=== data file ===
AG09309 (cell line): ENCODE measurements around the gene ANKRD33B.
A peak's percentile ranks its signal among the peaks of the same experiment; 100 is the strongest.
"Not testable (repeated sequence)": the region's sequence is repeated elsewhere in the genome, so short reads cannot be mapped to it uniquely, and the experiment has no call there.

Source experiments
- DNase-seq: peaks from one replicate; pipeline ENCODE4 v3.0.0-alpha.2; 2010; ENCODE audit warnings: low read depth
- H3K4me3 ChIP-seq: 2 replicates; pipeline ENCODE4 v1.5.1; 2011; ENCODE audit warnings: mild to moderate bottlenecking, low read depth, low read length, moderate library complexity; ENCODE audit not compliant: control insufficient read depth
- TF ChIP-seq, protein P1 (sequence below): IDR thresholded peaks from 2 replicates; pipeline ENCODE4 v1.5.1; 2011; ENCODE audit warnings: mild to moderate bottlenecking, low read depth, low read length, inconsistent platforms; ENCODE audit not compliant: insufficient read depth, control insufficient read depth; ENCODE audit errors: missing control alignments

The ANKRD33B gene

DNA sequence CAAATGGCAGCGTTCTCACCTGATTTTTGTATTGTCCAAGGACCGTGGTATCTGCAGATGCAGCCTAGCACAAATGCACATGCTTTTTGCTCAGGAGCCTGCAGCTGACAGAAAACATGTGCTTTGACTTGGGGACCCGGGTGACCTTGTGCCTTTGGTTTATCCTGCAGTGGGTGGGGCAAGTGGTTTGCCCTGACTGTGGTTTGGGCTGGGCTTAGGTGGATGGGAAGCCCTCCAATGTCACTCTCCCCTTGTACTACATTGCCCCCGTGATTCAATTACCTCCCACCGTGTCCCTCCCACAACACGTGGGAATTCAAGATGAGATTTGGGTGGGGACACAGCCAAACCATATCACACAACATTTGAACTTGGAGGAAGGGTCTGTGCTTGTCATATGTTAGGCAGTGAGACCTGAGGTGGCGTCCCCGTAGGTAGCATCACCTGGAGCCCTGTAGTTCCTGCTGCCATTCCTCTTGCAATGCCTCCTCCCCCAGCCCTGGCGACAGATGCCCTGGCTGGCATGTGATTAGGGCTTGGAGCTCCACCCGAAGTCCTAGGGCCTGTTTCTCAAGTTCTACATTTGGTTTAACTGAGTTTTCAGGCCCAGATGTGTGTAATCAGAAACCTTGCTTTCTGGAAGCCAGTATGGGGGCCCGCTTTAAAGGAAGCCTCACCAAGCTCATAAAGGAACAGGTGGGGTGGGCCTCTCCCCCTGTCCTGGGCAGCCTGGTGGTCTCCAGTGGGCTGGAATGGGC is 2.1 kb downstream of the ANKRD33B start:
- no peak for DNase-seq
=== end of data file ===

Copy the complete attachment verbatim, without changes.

AG09309 (cell line): ENCODE measurements around the gene ANKRD33B.
A peak's percentile ranks its signal among the peaks of the same experiment; 100 is the strongest.
"Not testable (repeated sequence)": the region's sequence is repeated elsewhere in the genome, so short reads cannot be mapped to it uniquely, and the experiment has no call there.

Source experiments
- DNase-seq: peaks from one replicate; pipeline ENCODE4 v3.0.0-alpha.2; 2010; ENCODE audit warnings: low read depth
- H3K4me3 ChIP-seq: 2 replicates; pipeline ENCODE4 v1.5.1; 2011; ENCODE audit warnings: mild to moderate bottlenecking, low read depth, low read length, moderate library complexity; ENCODE audit not compliant: control insufficient read depth
- TF ChIP-seq, protein P1 (sequence below): IDR thresholded peaks from 2 replicates; pipeline ENCODE4 v1.5.1; 2011; ENCODE audit warnings: mild to moderate bottlenecking, low read depth, low read length, inconsistent platforms; ENCODE audit not compliant: insufficient read depth, control insufficient read depth; ENCODE audit errors: missing control alignments

The ANKRD33B gene

DNA sequence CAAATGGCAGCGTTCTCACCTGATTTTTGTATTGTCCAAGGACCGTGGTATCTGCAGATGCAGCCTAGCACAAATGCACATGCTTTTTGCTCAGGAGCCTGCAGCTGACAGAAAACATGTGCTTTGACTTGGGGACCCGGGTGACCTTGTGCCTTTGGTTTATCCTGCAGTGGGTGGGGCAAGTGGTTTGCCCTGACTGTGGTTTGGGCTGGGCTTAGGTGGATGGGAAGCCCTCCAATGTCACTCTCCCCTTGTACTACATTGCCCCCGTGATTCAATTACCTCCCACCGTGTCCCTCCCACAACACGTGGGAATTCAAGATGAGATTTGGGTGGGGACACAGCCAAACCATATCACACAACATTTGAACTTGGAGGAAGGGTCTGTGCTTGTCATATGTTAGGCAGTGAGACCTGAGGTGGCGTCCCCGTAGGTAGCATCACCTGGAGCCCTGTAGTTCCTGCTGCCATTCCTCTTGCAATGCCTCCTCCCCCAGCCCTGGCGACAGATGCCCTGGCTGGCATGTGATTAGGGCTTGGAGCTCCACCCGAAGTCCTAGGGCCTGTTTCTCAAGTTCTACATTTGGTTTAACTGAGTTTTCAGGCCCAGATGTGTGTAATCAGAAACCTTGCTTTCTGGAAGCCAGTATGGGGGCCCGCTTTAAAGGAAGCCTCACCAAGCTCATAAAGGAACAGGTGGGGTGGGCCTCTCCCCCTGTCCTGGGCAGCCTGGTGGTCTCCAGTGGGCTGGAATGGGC is 2.1 kb downstream of the ANKRD33B start:
- no peak for DNase-seq